Los Angeles Times:



San Diego Union-Tribune:



San Francisco Chronicle:





Email Senator Boxer at: http://boxer.senate.gov/contact/webform.cfm



Contact information from MoveOn:

"Sen. Boxer and Sen. Reid need to hear a big thank you from all of us now

that we've begun this public debate. Please let them know that you support them

by signing our thank you letter at the link below.



"Thousands of us called our Senators to encourage them to step forward and open this debate. We know that that support was important in making this leadership possible.


"Unfortunately Sen. Boxer is already under attack from the conservative forces who approve, through their inaction, the voting problems that shut out large numbers of voters -- disproportionately minority voters. After you sign the thank you letter we need you to help get the word out through the media by writing letters of support for Sen. Boxer to the editors of your local newspaper. Please click below to get started.



"As we've written before, the winners of these tainted elections assert that their outcomes didn't depend on the fraud. But even in sports, referees call penalties and enforce the rules, whether or not the game is at stake. Nowhere in the Constitution does it describe some acceptable level of denying Americans their votes. That's why Rep. John Conyers (D-MI), Rep. Stephanie Tubbs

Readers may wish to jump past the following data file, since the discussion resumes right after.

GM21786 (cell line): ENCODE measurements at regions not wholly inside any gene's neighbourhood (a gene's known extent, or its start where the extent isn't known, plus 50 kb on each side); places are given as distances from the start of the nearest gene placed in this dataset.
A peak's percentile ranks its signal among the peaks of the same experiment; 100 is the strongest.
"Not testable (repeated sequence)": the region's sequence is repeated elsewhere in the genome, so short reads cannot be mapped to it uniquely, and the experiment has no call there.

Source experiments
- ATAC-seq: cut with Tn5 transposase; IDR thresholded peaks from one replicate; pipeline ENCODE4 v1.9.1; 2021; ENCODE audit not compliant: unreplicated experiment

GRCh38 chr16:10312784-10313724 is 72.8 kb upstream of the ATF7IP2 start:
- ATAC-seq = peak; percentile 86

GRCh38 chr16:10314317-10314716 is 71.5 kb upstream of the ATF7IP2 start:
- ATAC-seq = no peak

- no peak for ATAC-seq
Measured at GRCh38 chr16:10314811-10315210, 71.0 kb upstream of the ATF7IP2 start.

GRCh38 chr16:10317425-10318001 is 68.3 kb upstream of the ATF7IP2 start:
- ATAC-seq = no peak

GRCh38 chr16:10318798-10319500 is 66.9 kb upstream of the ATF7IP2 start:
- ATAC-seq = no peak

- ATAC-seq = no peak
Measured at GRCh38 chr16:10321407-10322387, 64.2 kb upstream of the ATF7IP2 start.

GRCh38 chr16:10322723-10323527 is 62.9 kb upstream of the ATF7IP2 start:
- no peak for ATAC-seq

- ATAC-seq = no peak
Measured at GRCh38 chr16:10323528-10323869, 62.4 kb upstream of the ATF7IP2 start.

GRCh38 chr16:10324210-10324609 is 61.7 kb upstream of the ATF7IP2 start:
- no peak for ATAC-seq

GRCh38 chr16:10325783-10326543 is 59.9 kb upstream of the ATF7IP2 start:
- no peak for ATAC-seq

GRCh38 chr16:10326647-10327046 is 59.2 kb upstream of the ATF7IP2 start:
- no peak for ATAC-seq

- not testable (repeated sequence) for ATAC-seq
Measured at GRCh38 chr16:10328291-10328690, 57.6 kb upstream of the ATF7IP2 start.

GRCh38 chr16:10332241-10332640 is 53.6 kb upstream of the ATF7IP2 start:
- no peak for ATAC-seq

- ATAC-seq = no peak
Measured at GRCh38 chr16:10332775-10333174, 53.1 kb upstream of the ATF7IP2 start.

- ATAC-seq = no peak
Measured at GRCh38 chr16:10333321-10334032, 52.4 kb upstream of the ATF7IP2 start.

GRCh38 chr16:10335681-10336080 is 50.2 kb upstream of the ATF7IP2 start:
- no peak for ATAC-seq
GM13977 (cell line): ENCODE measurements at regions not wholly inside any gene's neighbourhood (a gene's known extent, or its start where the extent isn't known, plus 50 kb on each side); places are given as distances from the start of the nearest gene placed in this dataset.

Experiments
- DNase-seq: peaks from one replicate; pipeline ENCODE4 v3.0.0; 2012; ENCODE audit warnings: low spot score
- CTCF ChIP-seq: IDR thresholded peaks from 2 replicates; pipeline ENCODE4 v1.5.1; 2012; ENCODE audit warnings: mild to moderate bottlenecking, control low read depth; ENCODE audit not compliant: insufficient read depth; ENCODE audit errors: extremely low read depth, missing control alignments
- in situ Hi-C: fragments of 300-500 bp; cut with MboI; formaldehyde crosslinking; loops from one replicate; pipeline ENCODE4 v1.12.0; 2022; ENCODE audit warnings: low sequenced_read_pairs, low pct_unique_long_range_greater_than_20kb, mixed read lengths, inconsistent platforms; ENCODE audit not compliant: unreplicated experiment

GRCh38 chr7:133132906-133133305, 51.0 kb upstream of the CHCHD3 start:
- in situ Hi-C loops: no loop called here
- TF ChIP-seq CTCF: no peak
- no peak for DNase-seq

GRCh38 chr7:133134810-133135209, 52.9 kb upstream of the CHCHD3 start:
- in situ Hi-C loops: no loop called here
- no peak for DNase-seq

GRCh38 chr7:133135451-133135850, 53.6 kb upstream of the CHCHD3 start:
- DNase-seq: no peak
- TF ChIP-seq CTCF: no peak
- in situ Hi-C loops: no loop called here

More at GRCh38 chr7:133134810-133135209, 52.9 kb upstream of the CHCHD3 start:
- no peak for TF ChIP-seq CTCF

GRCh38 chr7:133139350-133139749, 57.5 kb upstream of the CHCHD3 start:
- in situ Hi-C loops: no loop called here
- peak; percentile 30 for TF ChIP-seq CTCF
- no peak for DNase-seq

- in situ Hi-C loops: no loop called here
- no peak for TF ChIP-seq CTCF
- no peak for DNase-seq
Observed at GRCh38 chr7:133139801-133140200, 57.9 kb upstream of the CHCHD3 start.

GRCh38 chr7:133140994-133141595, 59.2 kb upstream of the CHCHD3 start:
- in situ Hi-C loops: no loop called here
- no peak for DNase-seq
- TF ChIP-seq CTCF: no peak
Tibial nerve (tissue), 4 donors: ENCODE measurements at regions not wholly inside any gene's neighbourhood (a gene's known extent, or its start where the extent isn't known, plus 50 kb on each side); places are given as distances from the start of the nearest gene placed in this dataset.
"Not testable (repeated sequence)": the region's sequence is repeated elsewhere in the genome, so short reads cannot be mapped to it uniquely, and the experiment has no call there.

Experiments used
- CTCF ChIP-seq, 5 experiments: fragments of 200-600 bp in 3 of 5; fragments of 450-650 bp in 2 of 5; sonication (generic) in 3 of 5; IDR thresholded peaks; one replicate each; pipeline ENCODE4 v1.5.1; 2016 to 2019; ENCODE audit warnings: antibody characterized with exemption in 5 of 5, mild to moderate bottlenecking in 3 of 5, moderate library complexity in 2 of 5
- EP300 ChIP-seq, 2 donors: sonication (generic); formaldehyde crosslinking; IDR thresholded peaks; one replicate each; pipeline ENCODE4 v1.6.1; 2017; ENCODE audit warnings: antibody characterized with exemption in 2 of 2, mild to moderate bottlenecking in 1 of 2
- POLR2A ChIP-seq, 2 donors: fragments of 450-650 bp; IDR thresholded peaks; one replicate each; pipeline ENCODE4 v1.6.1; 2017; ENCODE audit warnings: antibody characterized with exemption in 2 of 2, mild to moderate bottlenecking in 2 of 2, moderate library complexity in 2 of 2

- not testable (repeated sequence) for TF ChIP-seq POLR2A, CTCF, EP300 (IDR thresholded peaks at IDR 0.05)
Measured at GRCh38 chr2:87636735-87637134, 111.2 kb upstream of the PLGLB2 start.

Jones (D-OH) and other Democrats have been working so hard to investigate what happened.


"Hundreds of thousands of concerned Americans have been speaking out for weeks about the voting problems. Today Democratic representatives and senators listened and stood up for voting rights.


"Thanks for everything you do.


"--The MoveOn PAC Team

  January 7th, 2005"




from Brian Dominick and Ariella Cohen

The NewStandard

8 January 2005


            Electoral Vote Challenge Meets Venomous Response in Congress      

            by Brian Dominick and Ariella Cohen



In special sessions of both chambers of Congress Thursday, Republican lawmakers met a handful of Democratic colleagues with vitriolic diatribes when the latter raised concerns about electoral irregularities that took place during Ohio's controversial November 2 election process. The Democrats' challenge came on the heals of a congressional report detailing numerous allegations of disenfranchisement in Ohio.